This December, Vanderhoof’s museum promises to become a beacon for visitors and residents cruising through town — with lights, trees, and Christmas.
Normally hibernating through winter in the past, the Vanderhoof Community Museum will bring Christmas-themed festivities to its grounds for the first time throughout the last month of the year, said Jessi Wilson, president of the Nechako Valley Historical Society.
With over 4,000 visitors this summer, the museum had a successful season after its closure last year, including its first-ever A Night at the Museum event in August, Wilson said.
Including more community support, grant funding, as well as assistance from the District of Vanderhoof, the museum also played host to student staff this summer from UNBC, she said.
“I want to see it become a place where people go, not just for tourists, but people in our community to make it a gathering place,” Wilson said, adding that a historical church building on the grounds could serve as a wedding venue.
“You go for a walk [on the historic site] and you’re still in town, but it’s nature, it’s history.”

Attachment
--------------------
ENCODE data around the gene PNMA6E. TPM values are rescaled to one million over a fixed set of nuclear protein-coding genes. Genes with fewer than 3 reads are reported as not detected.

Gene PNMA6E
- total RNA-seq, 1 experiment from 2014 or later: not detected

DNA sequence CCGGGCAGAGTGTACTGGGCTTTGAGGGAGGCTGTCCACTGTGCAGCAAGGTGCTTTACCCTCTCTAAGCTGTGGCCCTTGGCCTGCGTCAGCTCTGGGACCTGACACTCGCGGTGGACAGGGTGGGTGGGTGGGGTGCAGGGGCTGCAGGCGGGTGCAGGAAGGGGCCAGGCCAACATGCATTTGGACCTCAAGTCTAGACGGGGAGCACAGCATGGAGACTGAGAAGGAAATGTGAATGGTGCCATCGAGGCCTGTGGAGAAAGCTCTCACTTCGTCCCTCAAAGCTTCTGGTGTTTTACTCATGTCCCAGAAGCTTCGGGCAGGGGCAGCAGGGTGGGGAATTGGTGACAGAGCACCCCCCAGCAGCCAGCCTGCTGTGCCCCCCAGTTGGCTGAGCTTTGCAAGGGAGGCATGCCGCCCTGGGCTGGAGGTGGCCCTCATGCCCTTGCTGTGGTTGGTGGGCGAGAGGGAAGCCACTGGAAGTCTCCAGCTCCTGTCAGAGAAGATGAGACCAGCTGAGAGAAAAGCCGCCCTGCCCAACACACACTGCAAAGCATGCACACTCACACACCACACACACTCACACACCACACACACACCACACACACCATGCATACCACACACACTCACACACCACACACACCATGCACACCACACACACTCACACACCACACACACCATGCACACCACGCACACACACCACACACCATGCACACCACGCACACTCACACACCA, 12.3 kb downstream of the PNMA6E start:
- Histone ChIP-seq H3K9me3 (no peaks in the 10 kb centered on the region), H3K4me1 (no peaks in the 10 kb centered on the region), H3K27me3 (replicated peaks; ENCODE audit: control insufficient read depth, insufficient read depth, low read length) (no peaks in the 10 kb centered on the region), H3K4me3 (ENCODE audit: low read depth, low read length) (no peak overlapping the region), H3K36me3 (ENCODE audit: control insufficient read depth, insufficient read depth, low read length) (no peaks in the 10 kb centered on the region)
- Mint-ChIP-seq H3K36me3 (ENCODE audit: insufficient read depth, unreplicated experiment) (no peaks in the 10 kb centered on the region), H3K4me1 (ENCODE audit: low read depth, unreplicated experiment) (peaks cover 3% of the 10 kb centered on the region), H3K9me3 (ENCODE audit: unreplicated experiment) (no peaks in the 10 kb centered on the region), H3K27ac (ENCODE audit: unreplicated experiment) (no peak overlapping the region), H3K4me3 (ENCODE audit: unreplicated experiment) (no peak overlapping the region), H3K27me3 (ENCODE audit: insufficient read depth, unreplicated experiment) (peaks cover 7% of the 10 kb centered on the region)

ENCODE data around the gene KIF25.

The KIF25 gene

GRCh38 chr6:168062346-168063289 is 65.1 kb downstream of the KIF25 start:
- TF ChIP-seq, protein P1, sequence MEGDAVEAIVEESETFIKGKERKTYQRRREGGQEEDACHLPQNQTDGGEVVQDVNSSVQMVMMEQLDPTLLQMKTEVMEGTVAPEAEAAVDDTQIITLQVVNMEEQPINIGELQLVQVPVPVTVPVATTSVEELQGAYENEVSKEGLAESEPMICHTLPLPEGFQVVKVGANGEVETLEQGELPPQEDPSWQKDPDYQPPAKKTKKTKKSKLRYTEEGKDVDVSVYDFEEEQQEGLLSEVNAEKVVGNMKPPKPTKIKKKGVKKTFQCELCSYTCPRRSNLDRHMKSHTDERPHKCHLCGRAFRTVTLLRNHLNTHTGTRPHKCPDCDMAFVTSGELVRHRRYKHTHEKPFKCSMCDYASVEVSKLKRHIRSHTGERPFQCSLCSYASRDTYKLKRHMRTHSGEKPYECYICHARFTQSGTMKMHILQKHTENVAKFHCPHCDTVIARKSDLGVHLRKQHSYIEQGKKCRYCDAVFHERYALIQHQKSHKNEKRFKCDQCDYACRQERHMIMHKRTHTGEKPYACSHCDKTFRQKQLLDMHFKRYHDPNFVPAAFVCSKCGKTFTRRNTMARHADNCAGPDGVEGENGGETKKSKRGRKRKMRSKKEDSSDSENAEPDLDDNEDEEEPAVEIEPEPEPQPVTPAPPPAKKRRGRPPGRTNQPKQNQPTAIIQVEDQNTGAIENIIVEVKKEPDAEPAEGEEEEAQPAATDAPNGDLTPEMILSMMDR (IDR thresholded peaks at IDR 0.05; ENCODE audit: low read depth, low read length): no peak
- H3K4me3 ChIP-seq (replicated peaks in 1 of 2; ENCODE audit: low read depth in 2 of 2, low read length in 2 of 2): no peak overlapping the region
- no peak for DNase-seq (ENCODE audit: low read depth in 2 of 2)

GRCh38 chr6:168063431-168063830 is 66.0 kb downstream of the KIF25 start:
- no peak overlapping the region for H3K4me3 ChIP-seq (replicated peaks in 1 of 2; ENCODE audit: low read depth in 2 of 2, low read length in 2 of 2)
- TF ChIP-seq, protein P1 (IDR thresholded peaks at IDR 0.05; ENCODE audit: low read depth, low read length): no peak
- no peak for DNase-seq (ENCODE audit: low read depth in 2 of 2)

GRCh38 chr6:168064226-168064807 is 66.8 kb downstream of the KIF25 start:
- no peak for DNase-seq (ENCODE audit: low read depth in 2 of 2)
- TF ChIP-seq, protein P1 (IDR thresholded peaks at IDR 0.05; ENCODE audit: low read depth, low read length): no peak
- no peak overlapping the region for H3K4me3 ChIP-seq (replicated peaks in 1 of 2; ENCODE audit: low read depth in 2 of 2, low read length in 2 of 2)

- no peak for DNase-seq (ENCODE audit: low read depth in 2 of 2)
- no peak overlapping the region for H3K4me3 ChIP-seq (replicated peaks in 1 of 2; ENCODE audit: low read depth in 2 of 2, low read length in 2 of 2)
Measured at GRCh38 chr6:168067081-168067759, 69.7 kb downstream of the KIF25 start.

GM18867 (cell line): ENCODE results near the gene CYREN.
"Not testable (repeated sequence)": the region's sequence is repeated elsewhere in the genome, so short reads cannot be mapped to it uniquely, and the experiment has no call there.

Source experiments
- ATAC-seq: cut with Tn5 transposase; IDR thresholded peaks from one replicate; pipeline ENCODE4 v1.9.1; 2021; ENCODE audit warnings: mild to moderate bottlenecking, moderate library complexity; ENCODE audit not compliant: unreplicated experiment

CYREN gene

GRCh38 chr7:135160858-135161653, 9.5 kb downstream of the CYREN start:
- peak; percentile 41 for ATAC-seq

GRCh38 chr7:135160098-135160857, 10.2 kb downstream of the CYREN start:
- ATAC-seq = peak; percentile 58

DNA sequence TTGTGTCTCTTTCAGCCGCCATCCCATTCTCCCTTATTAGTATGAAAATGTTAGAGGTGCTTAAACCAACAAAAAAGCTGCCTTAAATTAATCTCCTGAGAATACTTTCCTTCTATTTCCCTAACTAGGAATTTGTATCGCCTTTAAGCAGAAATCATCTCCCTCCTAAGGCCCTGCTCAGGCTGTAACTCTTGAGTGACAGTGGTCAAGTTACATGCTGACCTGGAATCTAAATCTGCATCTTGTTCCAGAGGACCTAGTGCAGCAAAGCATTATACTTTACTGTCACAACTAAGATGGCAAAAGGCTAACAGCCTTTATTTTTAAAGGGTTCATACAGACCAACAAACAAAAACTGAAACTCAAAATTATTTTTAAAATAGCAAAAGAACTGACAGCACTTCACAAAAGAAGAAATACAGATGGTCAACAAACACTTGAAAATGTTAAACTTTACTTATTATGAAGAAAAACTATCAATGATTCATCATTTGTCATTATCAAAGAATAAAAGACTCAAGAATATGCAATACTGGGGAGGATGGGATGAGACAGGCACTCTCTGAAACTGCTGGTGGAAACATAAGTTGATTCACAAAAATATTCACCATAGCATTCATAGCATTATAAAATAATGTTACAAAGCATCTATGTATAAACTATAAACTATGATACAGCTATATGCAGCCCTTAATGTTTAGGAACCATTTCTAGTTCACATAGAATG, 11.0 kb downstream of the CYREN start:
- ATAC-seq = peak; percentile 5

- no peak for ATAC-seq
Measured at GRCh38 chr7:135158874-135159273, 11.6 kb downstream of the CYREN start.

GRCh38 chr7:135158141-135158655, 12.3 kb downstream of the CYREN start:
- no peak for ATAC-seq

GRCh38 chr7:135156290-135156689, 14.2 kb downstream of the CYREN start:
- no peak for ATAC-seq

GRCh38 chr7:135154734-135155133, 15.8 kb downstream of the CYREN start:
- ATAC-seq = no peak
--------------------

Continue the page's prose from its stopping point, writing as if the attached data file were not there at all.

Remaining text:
The museum will welcome visitors with Christmas-themed historic buildings and the OK Cafe offering light refreshments — such as hot chocolate served in Christmas mugs, and the December festivities’ will serve as a joint fundraiser for the historical society and the Vanderhoof Aquatic Centre, Wilson added.
Including nearly 150 trees, historic and fiberoptic Christmas lights, as well as thousands of decoration pieces, the majority of the collection came from the re-use shed, said Barb Penner, who has sorted the deposited items by Vanderhoof residents for the past five years.
“I would see and I kept collecting Christmas, because I love Christmas,” Penner said. “It was heartbreaking to see these pieces go into the landfill.”
She added that as a project and by telling people that the collection came from the re-use shed, it shows the value of what was thrown away.
“When you’re dealing with used things, it just doesn’t look all beautiful,” Penner said. “It should be used again; we can make our town beautiful.”
She would also add a few antique pieces from the now-closed Hobson museum, where she had also shown the Christmas collection from 2011 to 2012.
“It was well received, but the collection has grown since then,” Penner said.
The museum would be a convenient location to house the large amount of items, as it allows the collection to be shown and then locked away afterwards, she added.
“It’s a big project to show for a couple of days,” Penner said. “If you show it outside, you have snow.”
Many volunteers have already shown interest in helping with the decoration and tree set up, she added.
“It’s quite the collection, and it’s free!”